May 9, 1997
What, no music?
No London Symphony Orchestra recording of "Pomp and Circumstance"? No Dixieland band? No Allan Parsons Project?
was a stage. There was the grandiose backdrop of the retired numbers
and the championship banners. There were more minicams and tripods than
state senators under indictment. It was, everyone agreed, nothing less
than a coronation.
People from Lexington
(the other one). People from Louisville. People from New York. People
from Philadelphia. People from Washington. People from national
publications. People from everywhere. There was certainly a whole lot
more life on the floor of the FleetCenter than there was at a majority
of Celtic games last season. A little music would have been the sundae
For this was not just news; this
was good news, and not just for the Boston Celtics. This was good news
for the team, the stockholders, the fans, and, yes, the media, because
this is a story with both legs, as they say in Hollywood, and tentacles.
Larry Bird's involved. Red Auerbach's involved. Dino Radja's involved.
Tim Duncan may soon be involved (a Duncan representative was in house,
checking out the scene). This story is endless. I mean, wow, who needs
Michael Kennedy (hey, even there we have a BU connection)?
the street, there was a gigantic cake set out on a table in front of
The Fours, the obligatory pre- and postgame haunt on Canal Street. The
brainchild of George Regan's PR outfit, the cake was whipped up by
Montilio's Bakery in Quincy and delivered to Fours owner Peter Colton,
who put it out on the street for all to enjoy.
Written on the cake: "WELCOME TO BOSTON RICK PITINO."
to Boston, all right. The spinoff benefits already are kicking in. The
Celtics' publicly traded stock has risen dramatically of late. North
Station area establishments such as The Fours, whose October-to-March
business dropped off alarmingly last season, know already there will be
no repeat next year. After two years of utter irrelevancy, the Celtics
have dominated casual conversation this past week. Somebody had darn
well better welcome Rick Pitino. He's responsible for it all.
But there were likewise people responsible for Rick Pitino,
and one of them was present. Now we can assume that sooner or later,
somebody was going to recognize the inherent genius of this coaching
prodigy, but let the record show that the man who had the gumption to
turn his school's basketball team over to a 25-year-old kid back in 1978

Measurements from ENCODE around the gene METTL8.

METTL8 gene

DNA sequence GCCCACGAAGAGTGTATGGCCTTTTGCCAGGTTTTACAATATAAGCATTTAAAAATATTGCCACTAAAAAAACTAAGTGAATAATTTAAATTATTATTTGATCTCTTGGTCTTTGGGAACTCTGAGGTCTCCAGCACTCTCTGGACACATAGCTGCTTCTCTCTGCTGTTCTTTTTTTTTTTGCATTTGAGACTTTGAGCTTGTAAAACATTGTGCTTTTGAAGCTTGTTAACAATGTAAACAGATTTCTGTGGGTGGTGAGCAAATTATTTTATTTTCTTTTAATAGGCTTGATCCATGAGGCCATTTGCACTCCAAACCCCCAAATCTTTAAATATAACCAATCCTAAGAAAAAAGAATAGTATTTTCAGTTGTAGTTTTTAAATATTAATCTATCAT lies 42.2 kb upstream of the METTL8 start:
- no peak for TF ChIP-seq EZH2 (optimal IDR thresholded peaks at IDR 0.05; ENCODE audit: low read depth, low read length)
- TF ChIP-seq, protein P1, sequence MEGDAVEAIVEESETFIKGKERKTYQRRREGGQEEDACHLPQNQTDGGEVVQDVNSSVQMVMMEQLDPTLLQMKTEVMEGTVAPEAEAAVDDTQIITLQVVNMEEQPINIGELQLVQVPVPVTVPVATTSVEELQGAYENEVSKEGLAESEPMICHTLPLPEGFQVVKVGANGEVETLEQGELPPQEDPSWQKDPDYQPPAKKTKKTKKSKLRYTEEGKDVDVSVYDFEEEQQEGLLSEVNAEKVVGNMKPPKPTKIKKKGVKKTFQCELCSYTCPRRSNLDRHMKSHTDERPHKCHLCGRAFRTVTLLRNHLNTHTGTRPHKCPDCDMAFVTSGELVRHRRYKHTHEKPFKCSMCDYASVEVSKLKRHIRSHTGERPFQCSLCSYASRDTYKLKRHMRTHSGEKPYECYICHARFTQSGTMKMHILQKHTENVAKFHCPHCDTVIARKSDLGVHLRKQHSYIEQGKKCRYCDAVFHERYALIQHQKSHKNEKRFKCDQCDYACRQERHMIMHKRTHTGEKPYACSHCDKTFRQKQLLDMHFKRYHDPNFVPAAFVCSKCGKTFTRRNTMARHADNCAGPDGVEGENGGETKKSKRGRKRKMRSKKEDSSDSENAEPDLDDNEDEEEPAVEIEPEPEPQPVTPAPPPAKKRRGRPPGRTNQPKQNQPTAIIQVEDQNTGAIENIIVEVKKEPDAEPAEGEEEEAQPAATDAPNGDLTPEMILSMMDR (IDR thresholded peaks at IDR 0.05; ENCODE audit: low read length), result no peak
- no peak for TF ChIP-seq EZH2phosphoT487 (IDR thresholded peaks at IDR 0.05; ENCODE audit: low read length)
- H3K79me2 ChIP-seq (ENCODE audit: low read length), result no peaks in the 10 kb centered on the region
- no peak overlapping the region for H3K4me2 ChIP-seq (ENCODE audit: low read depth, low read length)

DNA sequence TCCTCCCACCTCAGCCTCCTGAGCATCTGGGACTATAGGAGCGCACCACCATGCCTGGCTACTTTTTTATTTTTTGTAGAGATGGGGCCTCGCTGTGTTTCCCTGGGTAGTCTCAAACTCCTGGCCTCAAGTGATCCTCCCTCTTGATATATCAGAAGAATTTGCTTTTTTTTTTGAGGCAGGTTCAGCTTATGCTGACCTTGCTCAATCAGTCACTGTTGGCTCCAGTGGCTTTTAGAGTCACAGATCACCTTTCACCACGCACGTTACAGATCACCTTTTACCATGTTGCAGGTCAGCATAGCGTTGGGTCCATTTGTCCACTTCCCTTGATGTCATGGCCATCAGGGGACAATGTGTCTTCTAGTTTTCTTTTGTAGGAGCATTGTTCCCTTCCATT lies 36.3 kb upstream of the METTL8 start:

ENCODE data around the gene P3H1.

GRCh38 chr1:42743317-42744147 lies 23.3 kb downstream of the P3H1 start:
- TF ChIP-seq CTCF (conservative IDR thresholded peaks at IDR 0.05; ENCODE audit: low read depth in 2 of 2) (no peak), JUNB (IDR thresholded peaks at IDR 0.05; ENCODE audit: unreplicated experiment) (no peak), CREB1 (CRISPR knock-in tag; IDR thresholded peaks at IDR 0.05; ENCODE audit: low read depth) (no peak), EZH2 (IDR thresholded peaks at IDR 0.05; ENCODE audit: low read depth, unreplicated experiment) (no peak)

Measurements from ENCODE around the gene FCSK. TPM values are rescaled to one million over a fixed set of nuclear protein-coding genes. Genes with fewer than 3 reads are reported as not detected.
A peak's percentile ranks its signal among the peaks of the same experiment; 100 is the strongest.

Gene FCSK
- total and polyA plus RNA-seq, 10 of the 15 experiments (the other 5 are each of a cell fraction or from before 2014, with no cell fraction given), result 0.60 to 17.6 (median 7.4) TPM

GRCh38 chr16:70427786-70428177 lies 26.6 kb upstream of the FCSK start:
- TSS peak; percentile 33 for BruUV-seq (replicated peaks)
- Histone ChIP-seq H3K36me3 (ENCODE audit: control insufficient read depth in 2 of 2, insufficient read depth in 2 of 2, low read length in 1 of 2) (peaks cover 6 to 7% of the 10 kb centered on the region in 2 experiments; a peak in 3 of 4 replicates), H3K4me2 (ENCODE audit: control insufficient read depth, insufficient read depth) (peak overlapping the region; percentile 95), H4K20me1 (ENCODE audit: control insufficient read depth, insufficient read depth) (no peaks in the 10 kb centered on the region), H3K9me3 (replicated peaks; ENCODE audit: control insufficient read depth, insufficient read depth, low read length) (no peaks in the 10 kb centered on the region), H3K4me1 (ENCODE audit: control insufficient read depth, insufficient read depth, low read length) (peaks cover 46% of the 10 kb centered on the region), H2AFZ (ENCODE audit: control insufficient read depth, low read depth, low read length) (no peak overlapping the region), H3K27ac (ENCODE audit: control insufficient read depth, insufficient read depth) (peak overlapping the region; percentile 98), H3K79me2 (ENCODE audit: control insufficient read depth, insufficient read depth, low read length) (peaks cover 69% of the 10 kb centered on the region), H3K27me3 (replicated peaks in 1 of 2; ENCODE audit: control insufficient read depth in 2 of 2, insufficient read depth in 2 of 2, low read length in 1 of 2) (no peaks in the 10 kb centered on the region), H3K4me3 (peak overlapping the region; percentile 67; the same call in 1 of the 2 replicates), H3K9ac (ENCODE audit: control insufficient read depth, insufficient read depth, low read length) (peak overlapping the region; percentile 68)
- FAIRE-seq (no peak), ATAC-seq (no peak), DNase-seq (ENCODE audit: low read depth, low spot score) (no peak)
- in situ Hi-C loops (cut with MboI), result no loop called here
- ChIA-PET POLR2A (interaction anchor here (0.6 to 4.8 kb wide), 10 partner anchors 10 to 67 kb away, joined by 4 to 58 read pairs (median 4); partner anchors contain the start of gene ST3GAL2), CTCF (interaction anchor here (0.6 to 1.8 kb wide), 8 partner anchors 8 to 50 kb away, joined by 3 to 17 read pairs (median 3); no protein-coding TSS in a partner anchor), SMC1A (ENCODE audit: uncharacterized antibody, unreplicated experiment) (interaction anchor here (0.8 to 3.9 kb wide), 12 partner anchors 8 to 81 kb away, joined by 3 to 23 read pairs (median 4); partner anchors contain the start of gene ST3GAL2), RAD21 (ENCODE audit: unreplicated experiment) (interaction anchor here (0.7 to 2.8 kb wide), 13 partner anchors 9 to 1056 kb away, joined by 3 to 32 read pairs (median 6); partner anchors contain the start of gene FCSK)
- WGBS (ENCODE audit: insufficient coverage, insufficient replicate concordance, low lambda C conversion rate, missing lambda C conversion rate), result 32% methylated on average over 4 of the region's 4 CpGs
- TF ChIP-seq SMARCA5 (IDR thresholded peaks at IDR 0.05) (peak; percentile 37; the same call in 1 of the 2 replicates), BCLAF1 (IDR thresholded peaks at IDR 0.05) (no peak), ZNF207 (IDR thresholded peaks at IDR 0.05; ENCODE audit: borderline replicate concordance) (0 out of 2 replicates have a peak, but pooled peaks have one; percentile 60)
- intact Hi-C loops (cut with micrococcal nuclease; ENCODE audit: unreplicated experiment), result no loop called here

was then Boston University athletic director John Simpson.
think I paid him $ 21,000, $ 22,000, something like that," Simpson
laughed. "Now what is he worth, $ 70 million? Wow. But I'm excited for
him and the city both."
It all seems so logical and obvious now, when we're all gifted with the wisdom of hindsight. Rick Pitino
has gone on to win more than 70 percent of his games, make four trips
to the Final Four, and win a national championship in the college phase
of his career, while winning one division championship in two years as a
head coach in the professional ranks. He is on everyone's short list of
greatest all-around coaches, period. But he had to start with his very
own program somewhere, and that place was Boston University.
needed a coach and I wanted a young, teaching coach specifically,"
Simpson recalled. "I called up then University of Massachusetts coach
Jack Leaman, who was an alumnus, for advice. He said there was a young
coach who had played for him who was now an assistant at Syracuse who
would be ideal. The young man's name was Rick Pitino.
talked with him, and in five minutes, I knew he was the one," continued
Simpson. "I hired him, and of course, everyone questioned it."
Why not? Rick Pitino was 25, and he looked 15.
was immediately nicknamed the 'Boy Coach,' " Simpson said. "But I was
absolutely sure I had done the right thing after watching his first
practice. I could see he was a teacher, and that's what we needed."
what the Celtics need, too, although that's not the only thing. There
are bad teams and there are baaaaad teams. There are teams in a little
down cycle and there are teams who have lost touch with their
constituency and who therefore need a Cosmopolitan-style makeover. Now
we are talking about the Celtics, and that is why, as their primary
public face, they need more than a man proficient in general X's and
O's. They need a larger-than-life personality.
And so . . . they have turned to Rick Pitino.
like hitting the lottery," beamed a tall man standing off to the side
of the assembled press corps. "If you had to pick one guy who, based on
where this team is and where it has to go, you would want to be in
charge at this point in time, it would be Rick Pitino."
So declared John Havlicek, anyway.
No. 17 was decked out in his double-breasted green blazer.
"I wanted to remind him that his new colors are green and white and not blue and white," Havlicek explained.
No one asked him to come. This was a gesture of Celtic loyalty.
just thought I wanted to be here because I'm excited about this,"
Havlicek said. "I love the way he thinks. He's a proponent of winning
with defense, but the difference with him is that he can teach it."
for a moment, a prime-of-life John Havlicek, the man who was never out
of shape, who loved to play defense, who loved to run, and who could
nail today's 3, playing for Rick Pitino. The little hairs on the back of my neck are standing at attention.)
M.L. Carr was anointed as coach two years ago, the press conference
took place in a smallish room at Brandeis. The main table had the usual
Celtic politburo look, with owners, general managers, Auerbachs, and
assorted poobahs. Yesterday there was a giant room and a small table was
set for two. There was an owner, and there was a Pitino.
And from now on, there will be one voice. The owner has done his duty. The Boston Celtics now belong to Rick Pitino.